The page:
'Tis the season of change
By signing Jayson Werth, the Washington Nationals have proven that this offseason will be anything but boring for their fans. If the Nats had signed a first base replacement for Adam Dunn first or a starting pitcher to bolster the rotation, many fans would probably wonder if the Nationals were done with their major offseason moves. The order of this signing is actually important, because it finally gives Nationals fans assurances that their team's owner isn't a real-life version Rachel Phelps, the owner from Major League. With long-awaited proof that the Lerners will spend on free agents, their personas could be changing from that of the tight-fisted, profit-at-all costs misers to shrewd, value investors.
As a baseball move, the Werth signing points to more moves to come. General Manager Mike Rizzo was very clear at the beginning of the offseason that the team's needs were starting pitching, first base, and a corner outfielder. It felt like getting a premium outfielder would be a nice thing to have, but Rizzo's rhetoric ratcheted up the need for the other two positions. Now with the outfield taken care of, Rizzo has not backed off his desire for a starting pitcher and a Dunn replacement. For the first time, it feels like the Nationals may exit the offseason with all of their advertised needs met.
Signing Werth also makes me think that the Nats probably aren't done shuffling their outfield. Right now, you have a pretty crowded outfield of Werth, Willingham, Morgan, Morse, and Bernadina. I'd love to see the Nats head into Opening Day with that type of depth, which would mean not having to watch Willie Harris/Willy Taveras types patrol the outfield during the dog days of summer. If Morgan starts in centerfield that means you also would have two players capable of starting (Morse and Bernadina) not playing starter's innings. I think the Nats will look at this one of two ways. They'll keep those five outfielders, knowing that they'll need all five when the inevitable injury pops up or to mitigate potential ineffectiveness. Rizzo might also look at it as an opportunity to reallocate resources, either through a trade or position change (Willingham or Morse at first base?). Based purely on offseason chatter, I'm expecting Washington to move Willingham in order to shore up the starting pitching.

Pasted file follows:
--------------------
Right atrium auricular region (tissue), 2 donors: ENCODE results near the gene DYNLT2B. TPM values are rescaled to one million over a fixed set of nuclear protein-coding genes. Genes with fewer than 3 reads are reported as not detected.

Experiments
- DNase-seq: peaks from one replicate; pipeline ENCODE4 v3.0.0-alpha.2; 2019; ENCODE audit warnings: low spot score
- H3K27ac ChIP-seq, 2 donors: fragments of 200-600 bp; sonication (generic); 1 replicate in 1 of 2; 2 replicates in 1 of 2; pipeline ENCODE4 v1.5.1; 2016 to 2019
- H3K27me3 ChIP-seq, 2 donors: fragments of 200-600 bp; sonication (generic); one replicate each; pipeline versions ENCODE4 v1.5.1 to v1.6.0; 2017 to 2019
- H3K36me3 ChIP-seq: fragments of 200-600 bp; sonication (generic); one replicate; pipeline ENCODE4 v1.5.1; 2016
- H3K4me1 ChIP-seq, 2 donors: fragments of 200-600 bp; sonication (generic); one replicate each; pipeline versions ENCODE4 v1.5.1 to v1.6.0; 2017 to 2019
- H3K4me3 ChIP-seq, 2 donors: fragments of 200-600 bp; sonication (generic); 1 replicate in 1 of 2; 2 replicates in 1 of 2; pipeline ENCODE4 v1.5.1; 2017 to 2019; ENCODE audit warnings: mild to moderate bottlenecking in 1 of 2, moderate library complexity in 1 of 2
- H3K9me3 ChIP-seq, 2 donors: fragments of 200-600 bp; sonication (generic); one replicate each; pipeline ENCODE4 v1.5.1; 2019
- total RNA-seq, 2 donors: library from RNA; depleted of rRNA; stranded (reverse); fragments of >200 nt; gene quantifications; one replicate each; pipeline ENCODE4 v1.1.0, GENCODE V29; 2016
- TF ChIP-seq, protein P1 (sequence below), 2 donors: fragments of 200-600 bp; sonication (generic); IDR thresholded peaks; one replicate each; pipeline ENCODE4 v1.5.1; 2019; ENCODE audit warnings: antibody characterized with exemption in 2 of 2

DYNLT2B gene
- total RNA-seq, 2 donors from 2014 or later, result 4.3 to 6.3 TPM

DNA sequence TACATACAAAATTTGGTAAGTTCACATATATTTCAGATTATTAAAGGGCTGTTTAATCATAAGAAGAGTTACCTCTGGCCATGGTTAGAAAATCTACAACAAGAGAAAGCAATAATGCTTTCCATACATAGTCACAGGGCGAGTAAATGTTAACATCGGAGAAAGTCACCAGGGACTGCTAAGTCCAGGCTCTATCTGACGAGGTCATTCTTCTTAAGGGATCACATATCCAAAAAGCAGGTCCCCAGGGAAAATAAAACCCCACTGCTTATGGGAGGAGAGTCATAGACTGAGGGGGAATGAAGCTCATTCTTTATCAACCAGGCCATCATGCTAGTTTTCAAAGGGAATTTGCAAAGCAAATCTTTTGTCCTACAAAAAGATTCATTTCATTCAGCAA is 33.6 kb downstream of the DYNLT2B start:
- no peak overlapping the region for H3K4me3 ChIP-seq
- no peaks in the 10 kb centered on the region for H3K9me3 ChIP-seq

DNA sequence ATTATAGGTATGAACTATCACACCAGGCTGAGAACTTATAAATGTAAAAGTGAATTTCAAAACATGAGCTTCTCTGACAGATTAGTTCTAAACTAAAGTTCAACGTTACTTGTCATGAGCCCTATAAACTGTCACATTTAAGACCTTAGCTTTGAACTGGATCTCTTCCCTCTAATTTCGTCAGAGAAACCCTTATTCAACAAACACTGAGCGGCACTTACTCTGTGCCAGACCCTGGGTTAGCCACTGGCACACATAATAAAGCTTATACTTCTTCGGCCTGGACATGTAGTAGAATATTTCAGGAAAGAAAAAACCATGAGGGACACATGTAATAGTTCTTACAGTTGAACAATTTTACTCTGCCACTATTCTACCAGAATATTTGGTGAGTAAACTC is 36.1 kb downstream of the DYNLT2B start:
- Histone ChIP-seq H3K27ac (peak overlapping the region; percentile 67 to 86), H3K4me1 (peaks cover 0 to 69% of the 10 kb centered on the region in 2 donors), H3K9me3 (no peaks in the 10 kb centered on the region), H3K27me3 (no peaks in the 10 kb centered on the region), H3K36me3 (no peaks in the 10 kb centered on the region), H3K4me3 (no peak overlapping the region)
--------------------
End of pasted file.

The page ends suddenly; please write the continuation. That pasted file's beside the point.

We'll see whether the moves pan out, but it's exciting to see the Nats get aggressive this offseason. Washington still seems like a long shot to land Cliff Lee, but imagine if they got Lee and signed Carlos Pena at a bargain rate. The team would look completely different heading into 2011 and beyond. Those changes might be improbable, but not impossible given the Werth deal. That's the biggest thing that signing Werth delivered, hope for more.
| December 7, 2010; 12:38 PM ET
Categories: Nationals, Ryan Korby | Tags: Nationals, Ryan Korby
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